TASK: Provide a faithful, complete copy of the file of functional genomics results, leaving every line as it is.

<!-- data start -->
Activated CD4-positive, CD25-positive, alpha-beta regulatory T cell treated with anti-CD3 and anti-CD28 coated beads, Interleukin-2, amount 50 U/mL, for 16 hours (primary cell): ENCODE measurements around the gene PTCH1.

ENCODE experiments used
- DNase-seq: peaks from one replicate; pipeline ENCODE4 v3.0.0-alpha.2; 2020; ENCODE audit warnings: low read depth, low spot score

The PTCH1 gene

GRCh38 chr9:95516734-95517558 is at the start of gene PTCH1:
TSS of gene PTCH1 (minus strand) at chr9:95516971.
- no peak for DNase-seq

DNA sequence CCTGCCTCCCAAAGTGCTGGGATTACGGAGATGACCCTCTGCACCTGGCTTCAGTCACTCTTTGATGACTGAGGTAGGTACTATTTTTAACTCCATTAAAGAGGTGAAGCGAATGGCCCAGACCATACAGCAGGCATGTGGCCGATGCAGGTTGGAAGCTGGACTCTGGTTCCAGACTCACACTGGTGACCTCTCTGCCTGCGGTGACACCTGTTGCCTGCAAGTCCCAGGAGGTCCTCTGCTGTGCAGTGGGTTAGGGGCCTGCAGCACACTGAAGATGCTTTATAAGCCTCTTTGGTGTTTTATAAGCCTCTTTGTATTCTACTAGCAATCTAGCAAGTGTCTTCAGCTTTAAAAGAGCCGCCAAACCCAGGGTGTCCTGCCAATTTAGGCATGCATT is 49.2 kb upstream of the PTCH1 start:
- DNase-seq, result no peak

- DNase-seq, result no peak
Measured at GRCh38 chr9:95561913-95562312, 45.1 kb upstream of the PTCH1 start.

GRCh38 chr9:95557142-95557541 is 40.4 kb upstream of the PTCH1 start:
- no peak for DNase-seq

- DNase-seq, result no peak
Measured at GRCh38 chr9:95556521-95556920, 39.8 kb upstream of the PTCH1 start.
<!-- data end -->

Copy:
Activated CD4-positive, CD25-positive, alpha-beta regulatory T cell treated with anti-CD3 and anti-CD28 coated beads, Interleukin-2, amount 50 U/mL, for 16 hours (primary cell): ENCODE measurements around the gene PTCH1.

ENCODE experiments used
- DNase-seq: peaks from one replicate; pipeline ENCODE4 v3.0.0-alpha.2; 2020; ENCODE audit warnings: low read depth, low spot score

The PTCH1 gene

GRCh38 chr9:95516734-95517558 is at the start of gene PTCH1:
TSS of gene PTCH1 (minus strand) at chr9:95516971.
- no peak for DNase-seq

DNA sequence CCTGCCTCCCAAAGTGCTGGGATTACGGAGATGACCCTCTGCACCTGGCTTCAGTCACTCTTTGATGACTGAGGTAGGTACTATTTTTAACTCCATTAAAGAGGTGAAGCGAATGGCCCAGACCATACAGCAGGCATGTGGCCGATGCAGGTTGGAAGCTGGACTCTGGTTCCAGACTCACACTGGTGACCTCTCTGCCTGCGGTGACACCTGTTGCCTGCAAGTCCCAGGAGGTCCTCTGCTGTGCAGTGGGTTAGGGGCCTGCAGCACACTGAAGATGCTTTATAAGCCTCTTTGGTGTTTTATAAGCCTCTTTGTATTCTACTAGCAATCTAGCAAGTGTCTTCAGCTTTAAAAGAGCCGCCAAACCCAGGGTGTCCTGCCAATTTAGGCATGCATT is 49.2 kb upstream of the PTCH1 start:
- DNase-seq, result no peak

- DNase-seq, result no peak
Measured at GRCh38 chr9:95561913-95562312, 45.1 kb upstream of the PTCH1 start.

GRCh38 chr9:95557142-95557541 is 40.4 kb upstream of the PTCH1 start:
- no peak for DNase-seq

- DNase-seq, result no peak
Measured at GRCh38 chr9:95556521-95556920, 39.8 kb upstream of the PTCH1 start.